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Mary Tapogna

Portland Mosaic Artist

Like most artists, Mary Tapogna has made her living in various ways. But her tenacity has paid off. Since moving to Portland in 1989, she managed to shift into fulltime artistic employment. Nowadays her mosaic work –made from 99 percent found and recycled materials --is all over the city. Mary’s permanent installations include Kennedy School, Fire on the Mountain, Prana and the Maryville Nursing Home. Many Portlanders also know Mary’s work from the popular store Hail Mary on Killingsworth, which she owned and operated for 12 years.

Since jacked up rent forced her out of her shop last year, Mary has stayed busy. UAN caught up with her to ask her about her holiday pop-up store, her upcoming show at Guardino Gallery and how the heck an artist can make it in Portland.

Pop-up shop

Mary and a core group of artists – Juanita, Carye Bye, Janet Julian, and Lara Rouse – banded together to organize a holiday pop-up shop called “Souvenir.” The shop opened on November 29, aka Small Business Saturday, in a storefront on 42nd Avenue next to Rocket Pizza. It will stay open from 11-7 every day until Christmas Eve.

“We’re including a lot of local Cully artisans that are common fixtures at the Cully farmers market and neighborhood fairs,” Mary said. Customers can browse velvet paintings, prints, cards, calendars and knitted items. They’re trying to keep wares at a neighborhood price, Mary said, starting around $5 and going up to a few hundred dollars. “We’re trying to accommodate everyone.”

Rosary show at Guardino Gallery

Mary’s also been working nonstop on a show of giant rosaries opening at Guardino next month. “It’s a series that I’ve been wanting to do,” Mary said. She started at least five years ago, but the show has fueled her motivation.

“Being raised Catholic, I’ve always had them around,” she said. “My mom used to collect beautiful rosaries, different colors and types of beads. I pray a lot and I feel like the rosary is just a very symbolic and beautiful way to guide prayer.”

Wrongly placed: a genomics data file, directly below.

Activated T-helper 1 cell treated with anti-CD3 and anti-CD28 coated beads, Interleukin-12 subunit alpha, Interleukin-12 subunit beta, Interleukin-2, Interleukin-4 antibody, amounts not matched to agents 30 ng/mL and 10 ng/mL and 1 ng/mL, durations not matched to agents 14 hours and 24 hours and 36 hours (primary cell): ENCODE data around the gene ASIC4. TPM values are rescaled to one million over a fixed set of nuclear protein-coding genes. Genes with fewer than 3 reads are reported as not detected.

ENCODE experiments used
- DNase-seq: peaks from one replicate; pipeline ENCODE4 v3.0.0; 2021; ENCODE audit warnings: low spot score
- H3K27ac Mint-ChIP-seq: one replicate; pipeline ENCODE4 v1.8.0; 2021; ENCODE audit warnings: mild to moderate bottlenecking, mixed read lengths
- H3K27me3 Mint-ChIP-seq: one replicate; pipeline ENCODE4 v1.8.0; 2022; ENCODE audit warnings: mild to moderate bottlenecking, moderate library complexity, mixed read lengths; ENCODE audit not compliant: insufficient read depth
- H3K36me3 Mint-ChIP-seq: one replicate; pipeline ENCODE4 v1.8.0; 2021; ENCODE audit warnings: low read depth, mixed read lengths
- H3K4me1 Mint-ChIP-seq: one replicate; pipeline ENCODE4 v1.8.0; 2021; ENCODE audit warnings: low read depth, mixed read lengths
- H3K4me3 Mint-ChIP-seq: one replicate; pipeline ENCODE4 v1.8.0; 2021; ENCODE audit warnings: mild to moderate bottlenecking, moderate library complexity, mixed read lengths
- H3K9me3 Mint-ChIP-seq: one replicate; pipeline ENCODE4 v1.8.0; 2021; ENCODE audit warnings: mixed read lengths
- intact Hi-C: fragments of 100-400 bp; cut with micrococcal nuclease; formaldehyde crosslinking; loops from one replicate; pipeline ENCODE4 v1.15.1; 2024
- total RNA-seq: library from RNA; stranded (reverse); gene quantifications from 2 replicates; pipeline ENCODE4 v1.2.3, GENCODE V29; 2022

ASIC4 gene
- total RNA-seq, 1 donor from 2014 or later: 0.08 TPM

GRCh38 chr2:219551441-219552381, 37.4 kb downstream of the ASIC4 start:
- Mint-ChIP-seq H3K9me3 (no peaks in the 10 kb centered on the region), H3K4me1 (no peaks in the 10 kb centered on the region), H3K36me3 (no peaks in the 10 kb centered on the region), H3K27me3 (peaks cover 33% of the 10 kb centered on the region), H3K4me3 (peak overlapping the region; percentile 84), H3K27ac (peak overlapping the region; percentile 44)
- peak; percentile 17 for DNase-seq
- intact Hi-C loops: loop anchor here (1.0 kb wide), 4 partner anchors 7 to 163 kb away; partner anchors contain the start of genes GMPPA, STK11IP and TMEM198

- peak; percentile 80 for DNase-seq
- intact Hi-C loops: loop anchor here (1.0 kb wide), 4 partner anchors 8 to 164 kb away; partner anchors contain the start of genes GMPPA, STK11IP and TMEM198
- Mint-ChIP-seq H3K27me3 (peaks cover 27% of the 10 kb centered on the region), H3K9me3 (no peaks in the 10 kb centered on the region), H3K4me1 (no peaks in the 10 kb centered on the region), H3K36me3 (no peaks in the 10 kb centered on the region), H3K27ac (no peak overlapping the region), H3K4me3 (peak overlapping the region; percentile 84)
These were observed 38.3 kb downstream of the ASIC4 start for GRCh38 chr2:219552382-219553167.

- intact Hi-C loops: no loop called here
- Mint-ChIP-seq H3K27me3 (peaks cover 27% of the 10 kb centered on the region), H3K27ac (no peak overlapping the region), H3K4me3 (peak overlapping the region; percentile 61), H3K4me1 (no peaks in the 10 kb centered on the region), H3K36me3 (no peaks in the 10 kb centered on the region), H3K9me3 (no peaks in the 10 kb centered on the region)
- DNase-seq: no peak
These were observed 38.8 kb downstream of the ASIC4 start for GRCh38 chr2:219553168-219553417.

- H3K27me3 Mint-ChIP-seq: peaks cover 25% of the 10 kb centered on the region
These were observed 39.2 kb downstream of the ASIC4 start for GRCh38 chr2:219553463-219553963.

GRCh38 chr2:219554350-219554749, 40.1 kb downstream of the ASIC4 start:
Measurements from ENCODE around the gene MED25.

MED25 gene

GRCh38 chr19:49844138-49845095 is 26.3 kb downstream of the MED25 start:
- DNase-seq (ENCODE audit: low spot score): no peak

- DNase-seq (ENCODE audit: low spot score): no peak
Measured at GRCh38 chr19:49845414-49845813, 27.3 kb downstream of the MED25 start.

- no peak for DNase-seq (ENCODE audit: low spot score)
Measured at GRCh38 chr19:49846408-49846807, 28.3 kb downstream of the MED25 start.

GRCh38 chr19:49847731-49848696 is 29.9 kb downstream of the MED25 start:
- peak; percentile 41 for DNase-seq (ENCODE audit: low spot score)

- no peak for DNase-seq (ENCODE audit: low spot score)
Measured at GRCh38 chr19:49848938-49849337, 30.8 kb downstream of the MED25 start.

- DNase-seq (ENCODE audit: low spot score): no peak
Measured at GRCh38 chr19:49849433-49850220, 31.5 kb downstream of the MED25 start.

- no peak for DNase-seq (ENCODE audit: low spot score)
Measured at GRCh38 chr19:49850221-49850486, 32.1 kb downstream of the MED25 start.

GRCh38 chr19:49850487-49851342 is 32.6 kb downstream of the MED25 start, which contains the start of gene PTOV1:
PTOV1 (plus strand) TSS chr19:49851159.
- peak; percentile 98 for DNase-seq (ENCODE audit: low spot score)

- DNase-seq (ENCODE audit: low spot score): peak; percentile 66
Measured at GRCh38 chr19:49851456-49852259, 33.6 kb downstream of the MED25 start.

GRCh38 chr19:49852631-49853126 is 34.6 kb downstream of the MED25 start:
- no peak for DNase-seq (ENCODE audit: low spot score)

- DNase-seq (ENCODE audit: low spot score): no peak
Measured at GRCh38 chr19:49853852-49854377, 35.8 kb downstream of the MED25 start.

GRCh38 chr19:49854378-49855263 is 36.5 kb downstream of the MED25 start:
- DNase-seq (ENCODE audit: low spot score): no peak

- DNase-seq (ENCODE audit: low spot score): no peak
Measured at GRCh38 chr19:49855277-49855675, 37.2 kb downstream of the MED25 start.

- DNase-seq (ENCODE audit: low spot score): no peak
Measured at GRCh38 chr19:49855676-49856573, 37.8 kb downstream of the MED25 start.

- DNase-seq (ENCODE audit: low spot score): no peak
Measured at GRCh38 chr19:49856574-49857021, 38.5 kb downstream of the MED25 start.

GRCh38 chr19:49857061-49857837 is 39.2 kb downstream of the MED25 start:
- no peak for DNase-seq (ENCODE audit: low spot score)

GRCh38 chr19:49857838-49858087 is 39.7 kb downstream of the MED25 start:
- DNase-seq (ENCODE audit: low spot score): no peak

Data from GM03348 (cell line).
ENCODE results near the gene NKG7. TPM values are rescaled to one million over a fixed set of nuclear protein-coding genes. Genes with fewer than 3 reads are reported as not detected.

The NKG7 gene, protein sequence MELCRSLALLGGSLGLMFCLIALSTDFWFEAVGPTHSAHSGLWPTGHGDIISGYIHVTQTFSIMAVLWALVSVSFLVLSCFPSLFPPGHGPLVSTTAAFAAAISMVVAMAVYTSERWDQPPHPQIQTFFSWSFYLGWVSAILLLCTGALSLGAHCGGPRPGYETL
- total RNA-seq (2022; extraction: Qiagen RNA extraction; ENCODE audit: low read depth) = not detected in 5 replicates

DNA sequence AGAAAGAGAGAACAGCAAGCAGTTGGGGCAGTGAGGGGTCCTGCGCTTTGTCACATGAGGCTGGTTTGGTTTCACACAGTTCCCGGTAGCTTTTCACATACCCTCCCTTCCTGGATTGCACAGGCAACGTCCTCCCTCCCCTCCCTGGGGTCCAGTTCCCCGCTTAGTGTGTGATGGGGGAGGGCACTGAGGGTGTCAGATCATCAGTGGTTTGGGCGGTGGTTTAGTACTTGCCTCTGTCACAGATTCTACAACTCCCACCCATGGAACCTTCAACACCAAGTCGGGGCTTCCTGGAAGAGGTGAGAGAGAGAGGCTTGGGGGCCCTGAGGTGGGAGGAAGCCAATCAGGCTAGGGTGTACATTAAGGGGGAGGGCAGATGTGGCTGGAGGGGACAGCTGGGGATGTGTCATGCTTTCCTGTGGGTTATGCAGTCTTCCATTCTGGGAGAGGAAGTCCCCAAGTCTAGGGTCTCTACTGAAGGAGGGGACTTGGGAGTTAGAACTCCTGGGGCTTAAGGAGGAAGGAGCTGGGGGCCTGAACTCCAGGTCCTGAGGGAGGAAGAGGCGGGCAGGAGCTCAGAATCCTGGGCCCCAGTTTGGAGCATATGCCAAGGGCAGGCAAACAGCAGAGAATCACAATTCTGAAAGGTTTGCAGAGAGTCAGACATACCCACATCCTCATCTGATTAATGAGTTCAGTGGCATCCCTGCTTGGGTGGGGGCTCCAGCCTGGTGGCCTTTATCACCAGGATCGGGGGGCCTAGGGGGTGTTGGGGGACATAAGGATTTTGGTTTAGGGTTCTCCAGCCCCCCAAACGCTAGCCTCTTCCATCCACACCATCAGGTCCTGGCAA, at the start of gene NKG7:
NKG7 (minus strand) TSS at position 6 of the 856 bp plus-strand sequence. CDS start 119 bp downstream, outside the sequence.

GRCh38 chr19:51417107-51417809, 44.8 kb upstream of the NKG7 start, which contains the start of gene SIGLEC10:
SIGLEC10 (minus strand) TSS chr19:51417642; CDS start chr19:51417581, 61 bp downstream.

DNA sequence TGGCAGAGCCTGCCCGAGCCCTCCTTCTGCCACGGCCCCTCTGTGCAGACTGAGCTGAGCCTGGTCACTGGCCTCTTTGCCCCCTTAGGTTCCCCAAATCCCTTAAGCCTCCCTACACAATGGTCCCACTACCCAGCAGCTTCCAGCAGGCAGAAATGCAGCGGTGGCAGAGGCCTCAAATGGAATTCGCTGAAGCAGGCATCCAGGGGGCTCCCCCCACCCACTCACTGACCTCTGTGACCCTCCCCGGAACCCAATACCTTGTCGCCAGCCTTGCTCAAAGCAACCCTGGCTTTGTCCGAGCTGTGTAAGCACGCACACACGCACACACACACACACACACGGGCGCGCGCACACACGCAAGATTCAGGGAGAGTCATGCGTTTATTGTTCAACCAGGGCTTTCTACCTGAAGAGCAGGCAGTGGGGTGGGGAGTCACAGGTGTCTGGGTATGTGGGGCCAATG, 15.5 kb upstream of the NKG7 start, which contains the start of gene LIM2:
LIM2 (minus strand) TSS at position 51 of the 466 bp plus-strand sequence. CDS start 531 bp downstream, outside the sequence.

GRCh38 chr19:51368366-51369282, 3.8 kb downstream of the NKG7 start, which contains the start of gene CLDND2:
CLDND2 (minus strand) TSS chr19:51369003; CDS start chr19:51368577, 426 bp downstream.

Some of her rosaries, which range up to six feet long, will follow the traditional rosary template. Others are more secular and freeform.  Most of her beads are built around golf balls. One rosary is Ohio-themed, for Mary’s home state. It’s scarlet and gray, the Ohio State colors, and Mary is trying to incorporate buckeyes.

“Some are topical or just meaningful to me,” she said. “I’m doing an MCA rosary because I’m still in mourning,” she said, referring to Adam Yauch, the Beastie Boy who died in 2012. “I wanted to do some kind of a tribute.”

Advice to Artists

So what are the keys to success as a self-employed artist? “I think it just takes stamina and tenacity. And believing in my own work,” Mary said. “Some of my work that hasn’t sold, I know might be disturbing to look at, challenging or edgy or whatever. But having that vision and then following it through is really important. And not catering to what will sell.”

She also believes in taking chances and opportunities, and constantly producing and putting work out. “I feel like I was always having little shows here and there,” she said. One thing led to another, and eventually she got sizable commissions.

For Mary, running a retail shop made sense. Her studio was in the back room, so she could work whenever she didn’t have customers. “It was a good space where clients could come in if they wanted me to do a specific mosaic project or to see what I had available. It kept my name out there in a prominent way.” She’s been working out of her home for the last year and misses the separate space of a shop.  “I think I need a space. Because currently I have rosaries all over my house. It’s ridiculous,” she said.

Taking a break from storekeeping let her try a new opportunity this year. She did a month-long artist residency at the Catamount Film and Art Center in Saint Johnsbury, Vermont. “I was their guinea pig, the first resident artist they ever had,” she said. “We formed the residency together.”

It was a very busy residency. Mary exhibited her work in a gallery and taught middle school kids how to make mosaics. She incorporated their pieces into a bigger public art installation which now permanently stands in from of the art center.

“I fell in love with the state of Vermont,” she said. “I met great people.” She enjoyed challenging herself by figuring out how to produce her work in a totally different environment. “It shook up my routine quite a bit. It was a big production to get myself there, to take care of everything back at home. But once I got there it was really great.” She recommends that other artists try a residency. And she hopes to do more of them herself.

See Mary’s projects:

—by Teresa Bergen